in need of a solution

By oaly
Nov 14, 2006
  1. Btw, im new to techspot, so hi everyone.

    Basically, I work for a small company. Sometimes during the weekend, our power goes out and our standby UPS kicks in but I have been coming in lately seeing that the machines are off, because the UPS ran out. is there anything that would make the machines reboot on their own as soon as power is restored? its just a pain to come in and see 0 processes running
  2. LNCPapa

    LNCPapa TS Special Forces Posts: 4,202   +422

    There is usually a bios setting on your servers (and workstations) to set the state after a power failure. It's dependent on your particular bios, but I don't think that I've ever seen one that doesn't have this option. Your options are usually On, Off, or Last State.
  3. Rick

    Rick TechSpot Staff Posts: 4,573   +65

    Well, I think the first thing to consider is getting whatever it is turning your power off over the weekend fixed. :)

    'Restart after power failure' is a common option in motherboard BIOS setups (usually found in custom-built PCs, but not often with branded PCs). If you can find this option in your BIOS setup, then turning this on would be exactly what you want... So this is the solution if it is available on your computer BIOSes.

    Another option is to get a bigger UPS or seperate UPSes for each system. Your average consumer UPS doesn't last very long, but if you don't mind spending hundreds of dollars on one, you can get something that will last for a long(er) period of time.
  4. oaly

    oaly TS Rookie Topic Starter

    alright let me clarify. The power goes out over the weekend occasionally, for about a few hours at a time. I cant just turn off the power because there are people that need to be able to access the server daily. My biggest concern is that the server is just cutting out, and not getting a controlled shut down, which is not a good thing. and I wanted something that would automatically reboot after the power comes back on.

    also, the server that we have is filling up quick. what would be the best solution? moving the data to an external HD or going raid for the server
  5. Rick

    Rick TechSpot Staff Posts: 4,573   +65

    Adding more internal drives would be the best solution. I wouldn't consider using an external drive for anything but backups and unimportant, personal data.

    Don't think of RAID as a way to add storage capacity, because that isn't really what it is for. It would be simpler to just increase storage capacity by adding additional drives without the fuss of assigning them to RAID arrays etc... Think of RAID as more of a way to achieve increased speed or fault tolerance.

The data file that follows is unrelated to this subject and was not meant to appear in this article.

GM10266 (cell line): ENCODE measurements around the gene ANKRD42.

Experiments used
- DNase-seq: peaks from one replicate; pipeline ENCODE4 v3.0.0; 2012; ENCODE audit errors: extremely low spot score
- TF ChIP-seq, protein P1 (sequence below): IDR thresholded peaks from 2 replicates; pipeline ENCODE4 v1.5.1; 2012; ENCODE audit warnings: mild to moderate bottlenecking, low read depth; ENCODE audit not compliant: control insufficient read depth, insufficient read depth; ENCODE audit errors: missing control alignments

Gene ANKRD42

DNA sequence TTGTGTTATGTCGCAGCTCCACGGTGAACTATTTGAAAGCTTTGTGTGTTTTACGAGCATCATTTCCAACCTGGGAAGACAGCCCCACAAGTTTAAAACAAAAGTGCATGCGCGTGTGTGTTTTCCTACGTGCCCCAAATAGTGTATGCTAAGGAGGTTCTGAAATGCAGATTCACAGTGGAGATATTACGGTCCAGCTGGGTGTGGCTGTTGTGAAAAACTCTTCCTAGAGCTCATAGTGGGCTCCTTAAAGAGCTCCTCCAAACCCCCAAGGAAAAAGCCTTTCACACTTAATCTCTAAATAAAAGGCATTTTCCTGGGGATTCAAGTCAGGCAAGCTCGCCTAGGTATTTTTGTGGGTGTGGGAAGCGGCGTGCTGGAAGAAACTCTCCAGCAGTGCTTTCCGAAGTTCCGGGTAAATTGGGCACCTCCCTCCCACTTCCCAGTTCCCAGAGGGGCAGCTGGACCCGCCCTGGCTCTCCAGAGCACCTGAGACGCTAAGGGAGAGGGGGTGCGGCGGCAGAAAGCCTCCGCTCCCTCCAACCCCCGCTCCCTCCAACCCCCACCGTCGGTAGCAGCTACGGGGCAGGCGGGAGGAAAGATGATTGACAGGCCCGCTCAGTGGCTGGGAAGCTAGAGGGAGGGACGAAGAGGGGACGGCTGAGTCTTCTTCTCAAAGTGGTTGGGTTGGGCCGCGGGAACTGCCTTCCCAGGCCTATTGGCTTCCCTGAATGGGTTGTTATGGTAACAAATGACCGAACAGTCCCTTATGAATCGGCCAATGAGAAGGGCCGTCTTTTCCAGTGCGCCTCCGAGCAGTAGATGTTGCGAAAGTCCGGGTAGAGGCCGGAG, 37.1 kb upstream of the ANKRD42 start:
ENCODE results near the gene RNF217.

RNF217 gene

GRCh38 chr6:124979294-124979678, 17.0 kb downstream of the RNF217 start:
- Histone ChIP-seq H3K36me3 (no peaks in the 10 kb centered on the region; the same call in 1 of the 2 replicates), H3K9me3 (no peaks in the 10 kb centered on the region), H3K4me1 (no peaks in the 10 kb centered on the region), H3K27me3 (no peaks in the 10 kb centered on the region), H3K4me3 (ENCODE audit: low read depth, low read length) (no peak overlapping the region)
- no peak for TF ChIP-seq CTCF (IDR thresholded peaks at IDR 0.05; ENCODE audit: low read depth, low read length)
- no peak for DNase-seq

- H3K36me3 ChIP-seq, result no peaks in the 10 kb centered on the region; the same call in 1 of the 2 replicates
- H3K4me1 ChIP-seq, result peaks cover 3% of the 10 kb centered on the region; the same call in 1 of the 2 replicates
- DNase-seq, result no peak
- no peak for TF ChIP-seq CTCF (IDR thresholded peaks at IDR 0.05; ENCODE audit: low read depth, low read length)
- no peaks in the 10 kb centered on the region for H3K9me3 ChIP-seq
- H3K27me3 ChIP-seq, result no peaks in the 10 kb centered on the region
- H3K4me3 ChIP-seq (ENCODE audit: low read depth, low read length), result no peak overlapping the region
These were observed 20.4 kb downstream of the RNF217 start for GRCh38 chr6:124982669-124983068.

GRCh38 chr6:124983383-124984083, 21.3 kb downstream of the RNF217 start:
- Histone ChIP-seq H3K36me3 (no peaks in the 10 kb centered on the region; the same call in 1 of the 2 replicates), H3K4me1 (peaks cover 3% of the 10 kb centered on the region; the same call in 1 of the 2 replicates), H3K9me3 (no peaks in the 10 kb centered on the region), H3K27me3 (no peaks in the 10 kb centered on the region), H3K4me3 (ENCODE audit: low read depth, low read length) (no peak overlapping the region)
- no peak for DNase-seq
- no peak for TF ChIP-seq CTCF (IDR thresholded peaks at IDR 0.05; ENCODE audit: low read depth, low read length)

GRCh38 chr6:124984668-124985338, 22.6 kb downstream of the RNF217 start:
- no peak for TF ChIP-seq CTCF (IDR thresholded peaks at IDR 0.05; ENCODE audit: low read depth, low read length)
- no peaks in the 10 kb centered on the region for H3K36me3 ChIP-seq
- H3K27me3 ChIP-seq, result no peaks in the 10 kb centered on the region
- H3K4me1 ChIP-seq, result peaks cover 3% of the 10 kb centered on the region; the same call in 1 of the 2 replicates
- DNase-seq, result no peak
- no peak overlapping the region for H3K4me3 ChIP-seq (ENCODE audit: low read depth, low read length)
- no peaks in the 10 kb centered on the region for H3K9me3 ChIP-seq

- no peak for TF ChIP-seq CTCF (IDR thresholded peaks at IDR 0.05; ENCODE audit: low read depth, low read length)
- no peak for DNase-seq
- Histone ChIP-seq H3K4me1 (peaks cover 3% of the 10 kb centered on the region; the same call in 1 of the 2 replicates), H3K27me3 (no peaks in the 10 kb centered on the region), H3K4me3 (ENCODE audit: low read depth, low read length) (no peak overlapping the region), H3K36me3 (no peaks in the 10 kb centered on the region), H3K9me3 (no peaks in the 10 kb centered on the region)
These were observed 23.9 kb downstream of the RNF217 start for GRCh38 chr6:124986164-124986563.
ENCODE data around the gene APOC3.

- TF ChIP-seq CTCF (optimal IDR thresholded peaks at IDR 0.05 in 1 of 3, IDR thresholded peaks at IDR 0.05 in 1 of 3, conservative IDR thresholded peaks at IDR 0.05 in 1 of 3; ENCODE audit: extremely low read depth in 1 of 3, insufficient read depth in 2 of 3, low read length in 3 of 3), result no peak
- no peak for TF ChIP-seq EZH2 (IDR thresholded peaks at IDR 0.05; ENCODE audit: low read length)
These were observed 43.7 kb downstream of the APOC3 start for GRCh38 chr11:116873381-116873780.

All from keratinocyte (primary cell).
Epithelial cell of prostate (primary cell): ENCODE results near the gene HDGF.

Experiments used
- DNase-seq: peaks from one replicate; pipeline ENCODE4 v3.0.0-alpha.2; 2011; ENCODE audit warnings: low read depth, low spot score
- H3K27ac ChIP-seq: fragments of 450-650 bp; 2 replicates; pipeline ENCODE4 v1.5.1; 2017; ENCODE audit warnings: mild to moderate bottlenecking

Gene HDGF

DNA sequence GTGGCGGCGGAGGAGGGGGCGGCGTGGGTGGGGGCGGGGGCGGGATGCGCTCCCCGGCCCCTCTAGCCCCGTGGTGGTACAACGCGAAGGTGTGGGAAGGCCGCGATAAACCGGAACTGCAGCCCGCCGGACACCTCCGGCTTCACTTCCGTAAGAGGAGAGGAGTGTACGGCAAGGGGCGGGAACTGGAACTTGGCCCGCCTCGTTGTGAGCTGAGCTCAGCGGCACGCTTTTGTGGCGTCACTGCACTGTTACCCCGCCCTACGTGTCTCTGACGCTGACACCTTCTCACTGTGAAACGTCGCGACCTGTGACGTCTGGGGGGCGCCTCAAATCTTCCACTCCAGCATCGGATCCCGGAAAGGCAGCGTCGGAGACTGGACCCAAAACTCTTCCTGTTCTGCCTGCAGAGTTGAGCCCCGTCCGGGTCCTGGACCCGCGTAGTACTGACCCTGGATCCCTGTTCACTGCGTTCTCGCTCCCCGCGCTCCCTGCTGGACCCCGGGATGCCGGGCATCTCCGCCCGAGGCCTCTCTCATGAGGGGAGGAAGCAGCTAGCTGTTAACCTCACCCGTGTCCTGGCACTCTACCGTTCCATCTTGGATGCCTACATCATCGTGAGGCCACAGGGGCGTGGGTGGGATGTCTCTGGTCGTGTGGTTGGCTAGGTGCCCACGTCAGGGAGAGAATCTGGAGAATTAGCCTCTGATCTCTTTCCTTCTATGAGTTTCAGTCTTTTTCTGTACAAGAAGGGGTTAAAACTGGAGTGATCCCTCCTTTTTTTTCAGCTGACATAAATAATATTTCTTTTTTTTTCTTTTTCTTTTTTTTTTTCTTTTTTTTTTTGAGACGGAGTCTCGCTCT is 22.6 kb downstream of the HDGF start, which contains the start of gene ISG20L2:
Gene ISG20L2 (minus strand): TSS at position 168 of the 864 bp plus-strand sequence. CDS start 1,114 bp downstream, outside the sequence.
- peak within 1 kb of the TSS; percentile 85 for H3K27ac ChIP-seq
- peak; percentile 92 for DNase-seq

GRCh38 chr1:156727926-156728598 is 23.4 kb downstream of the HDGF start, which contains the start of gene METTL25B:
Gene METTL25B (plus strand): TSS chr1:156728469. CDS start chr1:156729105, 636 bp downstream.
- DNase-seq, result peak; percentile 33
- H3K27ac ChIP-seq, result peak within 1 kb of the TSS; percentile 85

All company or office servers should have RAID. If your server doesn't, please consider it... And don't consider RAID 0 (speed and great capacity without fault tolerance), but something like RAID 5 (speed, good fault tolerance, good capacity) or at least RAID 1 (OK speed, excellent fault tolerance, poor capacity).

    RAID 0 (and variants) would be recommended for any server that needs speed, but doesn't contain any data worth saving. It takes 2 or more disks and stripes them together. So 2 x 500 GB drives look like a single 1000 GB drive to the computer. Read speeds are increased slightly, but if one disk goes down, all of your data is lost and some argue that using 2 or more drives without fault tolerance double your chances of drive failure.

    RAID 5 (and variants) would is the ideal choice for most servers. This method takes 3 or more disks and stripes them together. You put in 3 x 500 GB drives and get 1000 GB of storage space. The left over 500 GB is used for parity information (fault tolerance) and is used to rebuild your RAID array if one disk goes down. RAID 5 can tolerate one failed drive without data loss. Read speeds are slightly increased.

    RAID 1 (and variants) takes 2 or more drives and mirrors them. You put in 2 x 500 GB, you get 500 GB of usable space. The second drive is continually mirroring the first drive, so it has identical data. This provides fault tolerance (one drive can fail without data loss) but at the cost of space. Read speeds could be increased slightly.

    If you don't have a need for RAID, then you absolutely must keep a reliable software backup of your important data. An external hard drive may be a good way for you to keep a good software backup.

    So ideally, assuming your data is important, setting up RAID 5 and a large external drive as a backup would be ideal. Keep in mind that any RAID array requires support from your BIOS or RAID controller. 5 has become more common but is still usually found only on 'prosumer' equipment. RAID 50 is generally only available on business/enterprise level equipment.
  6. oaly

    oaly TS Rookie Topic Starter

    Ok. Thanks. We decided to go with another internal SCSI hd

    any ideas on the power problem?
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